We planned small incremental steps to analyse the results. We were fortunate that our assumptions were correct and we were able to communicate most of the expectations to the customer. Due to the nature of the problem, we had to verify the results between steps. Sometimes as programmers, we tend to tackle large chunks of work and overlook the importance of these intermediate steps. A valuable benefit of such an approach was communication with the customer. The problem was challenging and the customer knew they could potentially encounter problems due to the nature of the problem. Even though we communicated that the possibility of failure was real, we maintained the customer’s confidence by demonstrating progress. In addition, by demonstrating progress we ensured that a working product was available throughout the project. This made it possible to avoid long debugging sessions when they were necessary for the first productive use of the application.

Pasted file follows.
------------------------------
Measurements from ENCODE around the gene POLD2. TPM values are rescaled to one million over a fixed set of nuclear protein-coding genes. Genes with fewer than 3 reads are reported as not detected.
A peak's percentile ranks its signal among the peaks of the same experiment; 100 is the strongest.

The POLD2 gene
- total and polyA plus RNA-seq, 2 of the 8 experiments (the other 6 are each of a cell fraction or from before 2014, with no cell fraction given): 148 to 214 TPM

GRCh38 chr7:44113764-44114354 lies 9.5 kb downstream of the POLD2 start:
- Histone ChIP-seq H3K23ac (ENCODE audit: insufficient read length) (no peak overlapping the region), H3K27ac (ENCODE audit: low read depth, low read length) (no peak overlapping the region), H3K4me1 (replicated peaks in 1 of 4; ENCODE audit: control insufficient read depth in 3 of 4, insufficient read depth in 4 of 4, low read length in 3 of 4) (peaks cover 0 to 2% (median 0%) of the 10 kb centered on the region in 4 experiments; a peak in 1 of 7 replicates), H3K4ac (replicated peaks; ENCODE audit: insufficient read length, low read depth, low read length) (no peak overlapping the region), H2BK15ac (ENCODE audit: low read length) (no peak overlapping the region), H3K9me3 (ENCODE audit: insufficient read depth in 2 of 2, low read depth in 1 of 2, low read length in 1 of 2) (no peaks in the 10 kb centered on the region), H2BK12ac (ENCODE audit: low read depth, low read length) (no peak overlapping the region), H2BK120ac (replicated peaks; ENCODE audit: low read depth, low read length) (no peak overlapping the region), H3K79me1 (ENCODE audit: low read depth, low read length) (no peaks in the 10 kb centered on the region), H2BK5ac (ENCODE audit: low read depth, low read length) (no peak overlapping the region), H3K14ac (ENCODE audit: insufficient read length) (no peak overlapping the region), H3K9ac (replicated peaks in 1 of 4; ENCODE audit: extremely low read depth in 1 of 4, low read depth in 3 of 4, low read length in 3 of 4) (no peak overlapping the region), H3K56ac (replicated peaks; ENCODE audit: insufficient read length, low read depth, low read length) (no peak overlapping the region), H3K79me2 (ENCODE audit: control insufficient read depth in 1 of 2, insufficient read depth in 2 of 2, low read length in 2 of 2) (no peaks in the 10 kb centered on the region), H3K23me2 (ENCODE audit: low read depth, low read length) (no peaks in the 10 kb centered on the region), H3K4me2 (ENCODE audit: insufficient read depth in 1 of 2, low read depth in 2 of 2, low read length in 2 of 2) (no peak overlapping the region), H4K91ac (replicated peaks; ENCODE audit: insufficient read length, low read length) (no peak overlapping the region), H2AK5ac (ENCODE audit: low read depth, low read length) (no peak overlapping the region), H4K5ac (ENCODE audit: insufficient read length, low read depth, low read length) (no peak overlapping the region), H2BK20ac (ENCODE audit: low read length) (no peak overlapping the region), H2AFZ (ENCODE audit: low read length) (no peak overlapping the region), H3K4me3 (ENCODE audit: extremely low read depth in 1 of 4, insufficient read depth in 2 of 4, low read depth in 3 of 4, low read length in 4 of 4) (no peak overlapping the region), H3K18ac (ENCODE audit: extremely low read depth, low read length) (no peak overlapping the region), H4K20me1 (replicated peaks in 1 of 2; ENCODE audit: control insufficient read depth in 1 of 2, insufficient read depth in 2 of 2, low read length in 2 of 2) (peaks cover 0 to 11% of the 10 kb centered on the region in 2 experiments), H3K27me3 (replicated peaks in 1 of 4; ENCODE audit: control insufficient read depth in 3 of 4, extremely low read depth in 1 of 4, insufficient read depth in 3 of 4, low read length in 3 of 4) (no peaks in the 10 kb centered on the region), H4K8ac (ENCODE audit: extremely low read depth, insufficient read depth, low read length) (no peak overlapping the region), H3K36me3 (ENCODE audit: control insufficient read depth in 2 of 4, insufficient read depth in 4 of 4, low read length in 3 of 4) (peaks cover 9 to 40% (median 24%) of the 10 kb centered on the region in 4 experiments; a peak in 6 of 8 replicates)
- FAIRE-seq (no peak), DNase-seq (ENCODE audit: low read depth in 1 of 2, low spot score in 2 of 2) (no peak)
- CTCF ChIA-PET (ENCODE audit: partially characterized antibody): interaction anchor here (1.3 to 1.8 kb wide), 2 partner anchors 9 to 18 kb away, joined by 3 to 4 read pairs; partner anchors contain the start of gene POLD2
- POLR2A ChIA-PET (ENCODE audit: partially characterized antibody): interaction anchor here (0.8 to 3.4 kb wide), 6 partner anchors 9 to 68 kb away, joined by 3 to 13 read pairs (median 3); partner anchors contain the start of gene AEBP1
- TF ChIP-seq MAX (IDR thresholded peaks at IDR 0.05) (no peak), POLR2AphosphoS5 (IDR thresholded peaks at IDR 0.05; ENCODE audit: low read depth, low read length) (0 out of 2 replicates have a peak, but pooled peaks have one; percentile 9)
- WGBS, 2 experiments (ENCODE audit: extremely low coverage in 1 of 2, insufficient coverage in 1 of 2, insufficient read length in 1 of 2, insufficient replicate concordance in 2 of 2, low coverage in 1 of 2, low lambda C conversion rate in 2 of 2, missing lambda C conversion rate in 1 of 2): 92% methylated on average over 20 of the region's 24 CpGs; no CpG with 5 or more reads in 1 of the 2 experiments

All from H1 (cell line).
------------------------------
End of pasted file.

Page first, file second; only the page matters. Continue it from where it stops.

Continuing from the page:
Do you have any other advice for colleagues who could find themselves in similar situations?

It’s interesting that Scrum advocates a kind of incremental development, and my last comment feels like reinventing the wheel a bit. However, when faced with such interesting problems it’s easy to get carried away. When it comes to parallelisation, it can be particularly interesting to work with task distribution in a cloud and invest a lot of time just working on this topic. This is partly at the expense of the implementation of the tasks to be distributed. For this particular project, perhaps, the challenge of the task allowed us to focus more on it. When the computing task itself isn’t that challenging, it’s easy to lose focus on it. Try to focus on presenting results. In this case, you usually solve the prerequisites first. If you succeed, you usually do a follow-up, and that’s what we did with the project mentioned.

Slaven, thank you for the input and knowledge you shared and the experience you had while working in Spyrosoft. Hopefully, someone from the readers will find it handy. And that was the purpose of this interview in the first place.

If you want to read more about our Croatia office where you can meet Slaven, click here.

About the author

Marija Jurina

Marija Jurina

Employer Branding Specialist